Editor’s note: We are delighted to host a new series by Neil Thomas, Reader Emeritus at the University of Durham, “How I Came to Take Leave of Darwin,” of which this article is the fifth installment. Find the full series here. Professor Thomas’s recent book, Taking Leave of Darwin: A Longtime Agnostic Discovers the Case for Design, is available now from Discovery Institute Press.
Since what Lucretius once termed in the widest sense “the nature of things” is no respecter of modern scientific conventions (which draw a line of demarcation between biology and cosmology), there remains a further dimension to the Darwin debate to which I also give attention in my new book. In his later volume, Evolution: Still a Theory in Crisis (2016), Denton acknowledges the indirect support afforded the anti-Darwinian turn by recent advances in the field of cosmology, acknowledging the welcome role played in the English-speaking world by Paul Davies in disseminating technical cosmological findings to a wider public. It is now widely known that our “bio-friendly” planet stands out as a benign cosmic singularity in contradistinction to the little-less-than Hadean depths of the rest of the observable universe. In a series of books appearing in the last few decades, astrophysicist Davies goes further, describing astronomers’ growing awareness that the fitness of our earthly environment for life seems all too great to be accidental and that the laws of physics appear to be uncannily “fine-tuned” to support humankind. Ministered to by the sun for its light, warmth, and energy (there is also a “solar shield” against harmful cosmic rays), the Earth is perfectly served by a gravitational field precisely calibrated (to many decimal points) for human needs.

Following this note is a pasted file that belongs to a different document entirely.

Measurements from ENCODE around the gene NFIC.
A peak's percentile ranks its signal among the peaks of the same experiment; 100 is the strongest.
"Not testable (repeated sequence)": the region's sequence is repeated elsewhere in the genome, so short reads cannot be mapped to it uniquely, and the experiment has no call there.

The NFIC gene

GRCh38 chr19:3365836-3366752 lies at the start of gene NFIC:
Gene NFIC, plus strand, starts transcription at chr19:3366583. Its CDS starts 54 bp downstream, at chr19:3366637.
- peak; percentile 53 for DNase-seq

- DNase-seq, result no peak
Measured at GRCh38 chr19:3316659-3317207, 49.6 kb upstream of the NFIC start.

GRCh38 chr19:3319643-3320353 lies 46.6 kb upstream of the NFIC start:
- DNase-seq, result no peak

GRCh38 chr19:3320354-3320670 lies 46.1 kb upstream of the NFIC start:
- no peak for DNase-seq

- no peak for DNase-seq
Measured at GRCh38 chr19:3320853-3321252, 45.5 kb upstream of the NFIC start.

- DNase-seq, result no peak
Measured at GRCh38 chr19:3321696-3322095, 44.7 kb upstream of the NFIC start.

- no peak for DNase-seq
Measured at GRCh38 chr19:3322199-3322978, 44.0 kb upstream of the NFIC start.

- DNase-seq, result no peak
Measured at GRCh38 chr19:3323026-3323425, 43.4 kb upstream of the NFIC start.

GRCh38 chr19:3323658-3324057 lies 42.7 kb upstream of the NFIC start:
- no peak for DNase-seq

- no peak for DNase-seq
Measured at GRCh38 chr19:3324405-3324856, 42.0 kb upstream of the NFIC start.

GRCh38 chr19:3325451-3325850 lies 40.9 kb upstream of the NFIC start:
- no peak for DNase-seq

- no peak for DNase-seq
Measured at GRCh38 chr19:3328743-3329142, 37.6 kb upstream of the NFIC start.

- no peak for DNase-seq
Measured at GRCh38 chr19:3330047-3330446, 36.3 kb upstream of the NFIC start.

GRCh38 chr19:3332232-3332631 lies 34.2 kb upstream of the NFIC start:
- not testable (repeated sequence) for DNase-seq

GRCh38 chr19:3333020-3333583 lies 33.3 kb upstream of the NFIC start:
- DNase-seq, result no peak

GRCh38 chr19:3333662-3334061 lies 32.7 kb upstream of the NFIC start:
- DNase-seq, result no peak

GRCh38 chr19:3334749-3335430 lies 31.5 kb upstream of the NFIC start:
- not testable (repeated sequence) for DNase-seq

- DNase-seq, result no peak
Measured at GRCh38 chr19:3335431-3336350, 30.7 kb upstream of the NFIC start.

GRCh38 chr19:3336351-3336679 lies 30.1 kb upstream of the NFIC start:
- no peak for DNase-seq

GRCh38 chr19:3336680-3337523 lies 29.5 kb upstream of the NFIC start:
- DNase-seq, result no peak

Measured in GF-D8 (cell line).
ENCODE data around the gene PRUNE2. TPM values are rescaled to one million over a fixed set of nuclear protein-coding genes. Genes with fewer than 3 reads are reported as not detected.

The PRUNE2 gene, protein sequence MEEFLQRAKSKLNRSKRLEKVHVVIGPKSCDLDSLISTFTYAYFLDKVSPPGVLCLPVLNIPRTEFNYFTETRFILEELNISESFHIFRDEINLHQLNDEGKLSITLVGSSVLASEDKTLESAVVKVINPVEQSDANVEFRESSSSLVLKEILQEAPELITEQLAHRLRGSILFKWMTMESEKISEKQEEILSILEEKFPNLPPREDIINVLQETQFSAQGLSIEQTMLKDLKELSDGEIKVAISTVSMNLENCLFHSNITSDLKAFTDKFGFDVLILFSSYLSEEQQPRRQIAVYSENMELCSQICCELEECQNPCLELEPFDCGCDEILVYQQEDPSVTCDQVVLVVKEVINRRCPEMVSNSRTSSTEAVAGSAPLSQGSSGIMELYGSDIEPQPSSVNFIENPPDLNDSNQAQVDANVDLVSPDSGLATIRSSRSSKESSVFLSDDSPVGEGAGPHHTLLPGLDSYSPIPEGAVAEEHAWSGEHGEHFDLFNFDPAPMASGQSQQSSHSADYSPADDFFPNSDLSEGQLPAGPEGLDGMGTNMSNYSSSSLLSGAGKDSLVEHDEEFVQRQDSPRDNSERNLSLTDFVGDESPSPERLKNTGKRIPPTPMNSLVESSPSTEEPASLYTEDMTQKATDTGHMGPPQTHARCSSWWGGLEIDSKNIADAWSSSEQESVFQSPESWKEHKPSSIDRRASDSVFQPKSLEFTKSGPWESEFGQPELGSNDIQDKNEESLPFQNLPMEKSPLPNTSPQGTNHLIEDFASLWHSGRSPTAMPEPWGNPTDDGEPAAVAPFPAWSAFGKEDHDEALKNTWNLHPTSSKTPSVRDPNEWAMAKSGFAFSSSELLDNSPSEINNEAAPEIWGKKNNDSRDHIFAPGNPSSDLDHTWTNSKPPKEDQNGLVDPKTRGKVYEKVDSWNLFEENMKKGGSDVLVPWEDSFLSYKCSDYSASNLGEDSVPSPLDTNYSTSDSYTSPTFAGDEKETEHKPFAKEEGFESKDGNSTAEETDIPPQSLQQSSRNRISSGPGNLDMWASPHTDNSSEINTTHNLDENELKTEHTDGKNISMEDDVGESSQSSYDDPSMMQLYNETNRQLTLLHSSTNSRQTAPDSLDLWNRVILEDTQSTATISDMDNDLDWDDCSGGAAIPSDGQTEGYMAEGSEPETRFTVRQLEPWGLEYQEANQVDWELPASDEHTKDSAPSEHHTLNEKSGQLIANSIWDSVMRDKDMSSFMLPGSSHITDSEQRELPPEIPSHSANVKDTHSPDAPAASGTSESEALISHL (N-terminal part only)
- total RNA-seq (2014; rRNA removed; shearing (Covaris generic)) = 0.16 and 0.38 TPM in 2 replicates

The Nub of the Design Debate
These and other natural factors giving the Earth its uniquely privileged position run counter to the now somewhat dated opinion that our planet arose by a process of random cosmic vicissitude that “did not have us in mind.” Arguably, these factors go some way towards relativizing that demotion of humankind supposedly brought about by the Copernican Revolution. Geometrically the Earth is of course indubitably heliocentric rather than geocentric but recent astronomical findings have reinstated our planet in its position of at least symbolic centrality as the single locus of habitability amidst the lifeless maelstroms of our cosmic surrounds. One logical inference from the above is that some higher power must have been responsible for the benign dispensation, and this is where the nub of the intelligent design dispute lies.
Next, “Intelligent Design and Natural Theology.”